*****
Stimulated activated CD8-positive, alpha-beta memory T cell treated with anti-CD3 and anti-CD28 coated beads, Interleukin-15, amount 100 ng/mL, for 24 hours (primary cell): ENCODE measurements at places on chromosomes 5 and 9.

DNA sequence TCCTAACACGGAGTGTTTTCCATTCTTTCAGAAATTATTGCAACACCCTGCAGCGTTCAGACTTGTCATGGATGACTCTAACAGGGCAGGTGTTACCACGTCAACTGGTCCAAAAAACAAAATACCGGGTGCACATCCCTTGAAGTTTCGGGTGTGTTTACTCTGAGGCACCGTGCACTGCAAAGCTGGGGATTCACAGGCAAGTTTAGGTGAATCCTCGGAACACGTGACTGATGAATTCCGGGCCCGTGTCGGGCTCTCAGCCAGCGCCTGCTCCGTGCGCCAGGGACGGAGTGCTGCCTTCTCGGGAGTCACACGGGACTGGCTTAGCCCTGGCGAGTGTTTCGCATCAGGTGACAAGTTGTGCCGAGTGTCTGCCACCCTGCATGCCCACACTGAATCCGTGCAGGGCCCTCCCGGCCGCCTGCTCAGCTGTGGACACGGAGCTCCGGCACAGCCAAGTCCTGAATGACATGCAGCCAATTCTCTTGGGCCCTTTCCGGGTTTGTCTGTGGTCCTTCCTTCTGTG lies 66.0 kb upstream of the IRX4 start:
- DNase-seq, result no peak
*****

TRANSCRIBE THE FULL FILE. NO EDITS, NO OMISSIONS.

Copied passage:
Stimulated activated CD8-positive, alpha-beta memory T cell treated with anti-CD3 and anti-CD28 coated beads, Interleukin-15, amount 100 ng/mL, for 24 hours (primary cell): ENCODE measurements at places on chromosomes 5 and 9.

DNA sequence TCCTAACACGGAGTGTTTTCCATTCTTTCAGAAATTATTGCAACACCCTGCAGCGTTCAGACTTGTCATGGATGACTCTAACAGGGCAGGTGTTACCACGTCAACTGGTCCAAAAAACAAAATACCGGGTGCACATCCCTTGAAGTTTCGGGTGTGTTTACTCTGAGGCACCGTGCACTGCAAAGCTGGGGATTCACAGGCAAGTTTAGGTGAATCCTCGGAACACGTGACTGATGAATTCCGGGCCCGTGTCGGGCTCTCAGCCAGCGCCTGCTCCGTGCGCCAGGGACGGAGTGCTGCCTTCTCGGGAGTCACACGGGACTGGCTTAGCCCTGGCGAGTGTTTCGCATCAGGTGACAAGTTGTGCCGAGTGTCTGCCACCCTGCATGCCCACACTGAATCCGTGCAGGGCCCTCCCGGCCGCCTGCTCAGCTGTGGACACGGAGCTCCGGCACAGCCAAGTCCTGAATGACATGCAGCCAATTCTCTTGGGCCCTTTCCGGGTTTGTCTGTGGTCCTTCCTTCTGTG lies 66.0 kb upstream of the IRX4 start:
- DNase-seq, result no peak